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Pets have feelings too

Written by Dorothy Ripperdan. Posted in Uncategorized

Published on February 28, 2012 with No Comments

You have decided that you want or have to give up your pet. This is not always an easy decision.  But have you given any thought as to what your pet goes through when the family it has known to be theirs suddenly up and leaves them at a shelter or rescue?

Most people do not realize what kind of emotional and physical trauma their pet goes through when they give it up. The pet often wonders what it did wrong that caused its family to walk away from it. Before you make the decision to remove your pet from its home, consider all of your options.  There is a solution to almost every problem.

Some of these pets cannot handle going from a safe home environment to a shelter environment with all the other animals there. They might stop eating and drinking because they are scared and do not know why they are there. They may become ill, or they might get depressed and hide.  Some may even just give up and die.

Sometimes, there are behavioral issues that are the reasons a pet owner wants to give up their pet. All too often the the owner does not know how, or take the time, to try to find out why their pet of many years has started this bad behavior. They simply decide that the pet has to go. This behavior may be attributed to something as simple as a change in the home– maybe a new baby or another new pet or even a new house. Sometimes, it is a physical problem that can be cleared up by a simple visit to the veterinarian.

Too often people think that pets are just animals and have no feelings, but they are so very wrong. Many pets end up heartbroken after being left at a shelter or rescue. Some of these pets have been in families for many years and then circumstances change. The pet feels alone and afraid.  Sometimes a family feels it can no longer afford its pet.  Maybe a divorce or the death of the caretaker has happened.  All too often, these poor older pets may never have the good fortune of finding another loving home and may end up living out the rest of their lives in the shelter or rescue.  It is sad for all involved, when a family feels they cannot keep their pet any longer.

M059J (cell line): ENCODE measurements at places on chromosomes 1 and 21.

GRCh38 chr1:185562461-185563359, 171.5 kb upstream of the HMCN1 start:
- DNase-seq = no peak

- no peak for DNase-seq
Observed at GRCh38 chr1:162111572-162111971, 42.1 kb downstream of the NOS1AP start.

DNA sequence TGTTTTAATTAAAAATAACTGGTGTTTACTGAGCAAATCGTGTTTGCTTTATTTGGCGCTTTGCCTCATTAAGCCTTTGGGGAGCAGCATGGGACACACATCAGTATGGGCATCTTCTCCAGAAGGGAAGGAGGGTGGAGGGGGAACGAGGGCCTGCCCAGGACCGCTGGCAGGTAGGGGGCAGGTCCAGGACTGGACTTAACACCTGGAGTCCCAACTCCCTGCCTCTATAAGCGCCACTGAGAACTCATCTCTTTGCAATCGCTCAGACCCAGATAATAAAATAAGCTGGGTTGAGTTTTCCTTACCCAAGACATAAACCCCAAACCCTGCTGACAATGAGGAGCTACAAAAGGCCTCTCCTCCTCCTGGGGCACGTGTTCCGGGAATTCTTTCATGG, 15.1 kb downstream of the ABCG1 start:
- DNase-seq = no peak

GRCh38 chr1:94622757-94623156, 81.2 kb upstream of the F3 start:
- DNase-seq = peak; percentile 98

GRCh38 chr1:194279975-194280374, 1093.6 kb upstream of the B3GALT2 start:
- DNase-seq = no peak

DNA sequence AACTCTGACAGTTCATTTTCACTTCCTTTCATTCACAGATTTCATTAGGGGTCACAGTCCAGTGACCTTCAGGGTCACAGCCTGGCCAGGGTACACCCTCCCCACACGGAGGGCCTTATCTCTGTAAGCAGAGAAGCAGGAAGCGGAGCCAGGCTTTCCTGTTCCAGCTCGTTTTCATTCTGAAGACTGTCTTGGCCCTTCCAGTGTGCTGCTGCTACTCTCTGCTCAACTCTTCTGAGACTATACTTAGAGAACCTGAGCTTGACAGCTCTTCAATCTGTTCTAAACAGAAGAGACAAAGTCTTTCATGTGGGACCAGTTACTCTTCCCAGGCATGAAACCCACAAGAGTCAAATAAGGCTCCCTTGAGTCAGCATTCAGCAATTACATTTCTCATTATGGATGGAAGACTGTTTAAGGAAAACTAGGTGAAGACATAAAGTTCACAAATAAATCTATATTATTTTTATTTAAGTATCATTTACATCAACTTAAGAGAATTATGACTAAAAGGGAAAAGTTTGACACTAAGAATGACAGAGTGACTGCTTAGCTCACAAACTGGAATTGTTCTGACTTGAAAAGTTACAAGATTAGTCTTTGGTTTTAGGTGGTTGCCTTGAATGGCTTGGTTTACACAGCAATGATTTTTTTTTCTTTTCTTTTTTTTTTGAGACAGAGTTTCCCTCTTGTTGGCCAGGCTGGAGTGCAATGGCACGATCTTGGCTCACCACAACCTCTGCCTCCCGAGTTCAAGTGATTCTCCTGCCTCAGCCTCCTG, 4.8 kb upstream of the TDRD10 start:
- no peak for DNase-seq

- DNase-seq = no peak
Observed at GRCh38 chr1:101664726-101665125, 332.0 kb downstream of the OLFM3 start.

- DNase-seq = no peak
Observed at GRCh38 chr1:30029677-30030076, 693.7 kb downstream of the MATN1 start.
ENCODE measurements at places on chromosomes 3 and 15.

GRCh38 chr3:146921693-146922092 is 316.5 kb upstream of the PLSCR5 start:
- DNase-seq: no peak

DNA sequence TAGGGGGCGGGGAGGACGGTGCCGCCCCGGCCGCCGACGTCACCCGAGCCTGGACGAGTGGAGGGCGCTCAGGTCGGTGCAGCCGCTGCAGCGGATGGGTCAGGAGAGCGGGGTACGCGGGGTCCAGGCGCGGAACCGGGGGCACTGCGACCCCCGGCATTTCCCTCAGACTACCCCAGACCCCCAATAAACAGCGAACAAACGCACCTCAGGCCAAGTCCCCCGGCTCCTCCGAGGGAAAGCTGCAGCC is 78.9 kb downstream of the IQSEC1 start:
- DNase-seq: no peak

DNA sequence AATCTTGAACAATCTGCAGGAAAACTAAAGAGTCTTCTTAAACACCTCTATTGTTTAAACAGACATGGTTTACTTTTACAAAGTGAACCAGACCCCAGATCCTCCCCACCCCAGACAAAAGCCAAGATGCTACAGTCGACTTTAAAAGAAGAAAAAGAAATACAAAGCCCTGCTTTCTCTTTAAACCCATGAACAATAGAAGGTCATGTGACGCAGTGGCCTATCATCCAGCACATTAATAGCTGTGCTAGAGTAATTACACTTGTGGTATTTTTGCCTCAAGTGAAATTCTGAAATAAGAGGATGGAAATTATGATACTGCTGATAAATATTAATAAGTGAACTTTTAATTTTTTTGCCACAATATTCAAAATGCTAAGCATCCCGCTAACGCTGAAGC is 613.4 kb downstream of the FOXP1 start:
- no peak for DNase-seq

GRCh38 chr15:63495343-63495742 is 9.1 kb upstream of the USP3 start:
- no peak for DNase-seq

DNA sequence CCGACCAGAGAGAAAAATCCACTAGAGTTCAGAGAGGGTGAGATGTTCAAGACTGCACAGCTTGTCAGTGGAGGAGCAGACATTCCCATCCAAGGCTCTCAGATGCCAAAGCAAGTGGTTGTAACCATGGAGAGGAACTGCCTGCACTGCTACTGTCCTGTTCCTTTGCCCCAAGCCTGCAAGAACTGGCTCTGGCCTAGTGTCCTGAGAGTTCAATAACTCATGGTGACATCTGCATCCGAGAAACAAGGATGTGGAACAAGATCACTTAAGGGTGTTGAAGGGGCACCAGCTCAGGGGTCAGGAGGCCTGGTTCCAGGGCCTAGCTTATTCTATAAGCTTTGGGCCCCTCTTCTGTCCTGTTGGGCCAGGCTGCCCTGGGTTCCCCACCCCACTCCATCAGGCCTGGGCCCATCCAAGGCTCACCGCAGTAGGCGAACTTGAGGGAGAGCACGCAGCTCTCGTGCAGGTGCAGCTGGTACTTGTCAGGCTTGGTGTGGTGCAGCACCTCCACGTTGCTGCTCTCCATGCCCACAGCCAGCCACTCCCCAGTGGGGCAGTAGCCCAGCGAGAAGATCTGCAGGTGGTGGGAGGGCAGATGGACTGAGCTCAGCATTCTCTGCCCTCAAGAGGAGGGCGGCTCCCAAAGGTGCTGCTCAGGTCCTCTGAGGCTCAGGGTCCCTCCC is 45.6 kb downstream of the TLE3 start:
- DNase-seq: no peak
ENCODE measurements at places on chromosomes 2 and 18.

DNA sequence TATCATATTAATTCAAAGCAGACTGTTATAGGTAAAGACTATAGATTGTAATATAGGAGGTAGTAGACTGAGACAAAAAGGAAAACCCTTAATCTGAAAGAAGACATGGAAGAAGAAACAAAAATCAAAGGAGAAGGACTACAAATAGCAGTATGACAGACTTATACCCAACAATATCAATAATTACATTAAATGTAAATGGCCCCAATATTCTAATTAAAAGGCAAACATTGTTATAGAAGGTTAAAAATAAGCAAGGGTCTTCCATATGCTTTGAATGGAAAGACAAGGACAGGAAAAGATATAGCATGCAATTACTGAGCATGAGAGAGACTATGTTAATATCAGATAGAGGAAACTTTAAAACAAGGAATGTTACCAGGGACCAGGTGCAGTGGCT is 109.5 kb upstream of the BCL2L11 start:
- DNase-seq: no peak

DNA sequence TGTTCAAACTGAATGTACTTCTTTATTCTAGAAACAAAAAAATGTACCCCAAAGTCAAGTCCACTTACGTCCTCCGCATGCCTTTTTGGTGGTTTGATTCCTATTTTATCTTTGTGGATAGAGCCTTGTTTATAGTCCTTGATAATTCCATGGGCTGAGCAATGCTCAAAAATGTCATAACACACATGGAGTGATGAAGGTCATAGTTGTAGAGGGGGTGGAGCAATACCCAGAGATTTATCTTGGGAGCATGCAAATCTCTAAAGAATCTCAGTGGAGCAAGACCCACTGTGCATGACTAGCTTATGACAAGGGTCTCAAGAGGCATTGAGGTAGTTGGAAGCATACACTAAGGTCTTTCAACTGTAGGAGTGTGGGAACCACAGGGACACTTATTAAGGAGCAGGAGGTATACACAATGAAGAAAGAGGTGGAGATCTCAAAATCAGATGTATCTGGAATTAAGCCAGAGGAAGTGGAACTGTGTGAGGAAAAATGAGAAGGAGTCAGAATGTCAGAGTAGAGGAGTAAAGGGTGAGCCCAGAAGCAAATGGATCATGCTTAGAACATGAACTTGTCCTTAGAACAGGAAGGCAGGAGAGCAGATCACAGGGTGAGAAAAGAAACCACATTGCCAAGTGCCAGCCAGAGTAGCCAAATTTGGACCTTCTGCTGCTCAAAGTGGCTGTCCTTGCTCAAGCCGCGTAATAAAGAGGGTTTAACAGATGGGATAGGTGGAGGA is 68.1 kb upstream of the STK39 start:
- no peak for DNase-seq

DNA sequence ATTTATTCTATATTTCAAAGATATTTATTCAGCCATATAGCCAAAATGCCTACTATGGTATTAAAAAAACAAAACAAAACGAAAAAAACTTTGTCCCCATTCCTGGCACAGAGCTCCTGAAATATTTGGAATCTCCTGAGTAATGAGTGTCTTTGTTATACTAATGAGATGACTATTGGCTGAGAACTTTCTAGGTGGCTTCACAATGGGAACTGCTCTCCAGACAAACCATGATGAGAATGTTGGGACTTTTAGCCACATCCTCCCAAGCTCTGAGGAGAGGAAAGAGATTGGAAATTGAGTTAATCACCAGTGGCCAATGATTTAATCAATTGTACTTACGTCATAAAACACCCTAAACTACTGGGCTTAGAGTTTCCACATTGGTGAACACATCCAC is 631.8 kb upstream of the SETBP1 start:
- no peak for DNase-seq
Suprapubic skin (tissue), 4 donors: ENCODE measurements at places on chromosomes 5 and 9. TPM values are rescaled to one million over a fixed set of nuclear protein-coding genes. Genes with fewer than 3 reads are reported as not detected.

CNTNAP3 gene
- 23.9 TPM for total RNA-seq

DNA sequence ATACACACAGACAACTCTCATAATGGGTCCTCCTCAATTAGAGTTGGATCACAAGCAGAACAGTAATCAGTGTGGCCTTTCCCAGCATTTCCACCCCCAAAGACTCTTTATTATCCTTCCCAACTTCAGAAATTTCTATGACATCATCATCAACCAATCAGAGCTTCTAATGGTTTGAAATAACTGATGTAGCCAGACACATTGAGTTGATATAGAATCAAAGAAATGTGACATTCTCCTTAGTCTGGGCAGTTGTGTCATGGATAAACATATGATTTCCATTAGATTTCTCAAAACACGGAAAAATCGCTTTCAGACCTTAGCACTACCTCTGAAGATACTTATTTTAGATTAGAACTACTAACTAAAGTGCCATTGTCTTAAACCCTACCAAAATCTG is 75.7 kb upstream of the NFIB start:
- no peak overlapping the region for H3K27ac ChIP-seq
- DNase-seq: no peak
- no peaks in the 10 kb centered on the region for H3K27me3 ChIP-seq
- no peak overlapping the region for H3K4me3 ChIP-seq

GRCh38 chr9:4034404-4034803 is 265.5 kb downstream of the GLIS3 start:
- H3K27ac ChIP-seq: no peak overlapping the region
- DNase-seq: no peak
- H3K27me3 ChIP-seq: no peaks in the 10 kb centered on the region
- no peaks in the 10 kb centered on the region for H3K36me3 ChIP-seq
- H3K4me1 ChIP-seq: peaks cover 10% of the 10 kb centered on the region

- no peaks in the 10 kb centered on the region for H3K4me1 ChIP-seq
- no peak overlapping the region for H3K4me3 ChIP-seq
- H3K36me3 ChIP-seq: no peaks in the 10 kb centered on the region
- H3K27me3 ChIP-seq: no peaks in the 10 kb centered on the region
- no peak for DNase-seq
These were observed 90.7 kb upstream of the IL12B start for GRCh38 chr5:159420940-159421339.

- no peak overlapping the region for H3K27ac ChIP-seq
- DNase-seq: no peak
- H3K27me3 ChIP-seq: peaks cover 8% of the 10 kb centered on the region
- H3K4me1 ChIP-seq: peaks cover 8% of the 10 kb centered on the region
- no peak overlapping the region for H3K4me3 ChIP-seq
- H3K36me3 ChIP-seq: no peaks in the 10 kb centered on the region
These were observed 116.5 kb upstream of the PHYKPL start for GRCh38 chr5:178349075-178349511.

Before you relinquish your pet to a shelter, check out some alternatives. If you cannot afford your pet’s food there are now food pantries for pets. In Porter County, there is the Porter County Pet Project and Kibble Kitchen, which provide food and litter for families in need. You can also find information about food pantries from your county government or often your church. The Humane Society of the United States also has a comprehensive list of organizations that offer financial aid to people with pets. This list includes pet food banks and other organizations offering discounted veterinary services, temporary foster care and other resources.

If you are moving and cannot take your pet, or if there is a family medical situation or death of a pet owner that requires you to remove your pet from its home, please check out other alternatives before relinquishing that pet to a shelter.

Talk to other family members, neighbors or friends to see if they could take the pet or know someone that could. Advertise for a good home for the pet.  Put out flyers.  If you have access to the Internet, put an ad on Facebook, Craig’s List or one of the many other sites available for getting the word out. It may be hard for the pet to adjust to a new home, but they would adjust to that much easier.

Please do not drop your pet off in the woods or countryside and assume that it can take care of itself. Pets lack the skills to survive on their own and may die of starvation or injury. Also, please do not abandon your pet in the house or apartment you are moving out of and think that someone will eventually find it. This doesn’t always happen.  Please do not do this to your loyal friend.  

If you must give your family pet up, just remember that it is rough on them. These are loyal, loving family members. Don’t leave them in the cold and dark, alone and hungry. Try to find a way to keep your pet or find it another loving home.  If you can’t find it a home, please make the extra effort to find a good no-kill shelter to take the pet. One that will do the best it can to try and find your pet a good loving home.

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About Dorothy Ripperdan

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Dorothy Ripperdan is the publicity coordinator as well as a volunteer at the Independent Cat Society Inc., located on Route 6 at the Porter/LaPorte County Line Road in Westville. For more information about any of the cats featured in her stories, call the shelter at 219-785-4936.

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